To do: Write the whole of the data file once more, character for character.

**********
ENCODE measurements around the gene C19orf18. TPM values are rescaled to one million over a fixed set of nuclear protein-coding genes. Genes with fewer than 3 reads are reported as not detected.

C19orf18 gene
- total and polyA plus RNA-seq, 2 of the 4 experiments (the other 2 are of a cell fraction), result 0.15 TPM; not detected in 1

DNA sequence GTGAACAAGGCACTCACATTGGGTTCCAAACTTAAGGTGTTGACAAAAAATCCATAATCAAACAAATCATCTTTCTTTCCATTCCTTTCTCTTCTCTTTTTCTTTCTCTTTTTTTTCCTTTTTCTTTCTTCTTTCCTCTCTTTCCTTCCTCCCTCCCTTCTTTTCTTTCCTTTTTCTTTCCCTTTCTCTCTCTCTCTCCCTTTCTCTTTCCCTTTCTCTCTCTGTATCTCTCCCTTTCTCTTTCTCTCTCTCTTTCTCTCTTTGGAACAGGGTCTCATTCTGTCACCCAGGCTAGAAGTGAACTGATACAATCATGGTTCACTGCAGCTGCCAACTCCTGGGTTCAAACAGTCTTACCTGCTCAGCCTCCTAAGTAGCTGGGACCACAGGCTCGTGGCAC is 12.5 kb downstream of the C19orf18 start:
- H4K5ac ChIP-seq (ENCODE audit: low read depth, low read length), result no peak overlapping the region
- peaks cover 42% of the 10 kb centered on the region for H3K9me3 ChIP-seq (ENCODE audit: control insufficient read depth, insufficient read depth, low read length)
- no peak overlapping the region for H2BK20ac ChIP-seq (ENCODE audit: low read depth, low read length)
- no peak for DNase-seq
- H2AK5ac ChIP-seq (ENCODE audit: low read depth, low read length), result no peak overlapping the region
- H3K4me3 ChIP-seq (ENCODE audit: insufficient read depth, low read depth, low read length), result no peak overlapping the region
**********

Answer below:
ENCODE measurements around the gene C19orf18. TPM values are rescaled to one million over a fixed set of nuclear protein-coding genes. Genes with fewer than 3 reads are reported as not detected.

C19orf18 gene
- total and polyA plus RNA-seq, 2 of the 4 experiments (the other 2 are of a cell fraction), result 0.15 TPM; not detected in 1

DNA sequence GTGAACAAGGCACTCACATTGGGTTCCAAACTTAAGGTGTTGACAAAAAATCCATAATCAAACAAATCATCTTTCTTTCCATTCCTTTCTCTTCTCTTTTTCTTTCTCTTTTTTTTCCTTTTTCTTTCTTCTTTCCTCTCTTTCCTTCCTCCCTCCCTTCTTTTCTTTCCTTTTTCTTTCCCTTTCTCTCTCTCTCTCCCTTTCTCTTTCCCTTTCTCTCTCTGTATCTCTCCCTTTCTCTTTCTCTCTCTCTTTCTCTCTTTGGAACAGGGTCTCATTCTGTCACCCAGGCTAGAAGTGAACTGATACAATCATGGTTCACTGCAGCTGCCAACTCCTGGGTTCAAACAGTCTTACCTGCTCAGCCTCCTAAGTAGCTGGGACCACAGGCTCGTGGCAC is 12.5 kb downstream of the C19orf18 start:
- H4K5ac ChIP-seq (ENCODE audit: low read depth, low read length), result no peak overlapping the region
- peaks cover 42% of the 10 kb centered on the region for H3K9me3 ChIP-seq (ENCODE audit: control insufficient read depth, insufficient read depth, low read length)
- no peak overlapping the region for H2BK20ac ChIP-seq (ENCODE audit: low read depth, low read length)
- no peak for DNase-seq
- H2AK5ac ChIP-seq (ENCODE audit: low read depth, low read length), result no peak overlapping the region
- H3K4me3 ChIP-seq (ENCODE audit: insufficient read depth, low read depth, low read length), result no peak overlapping the region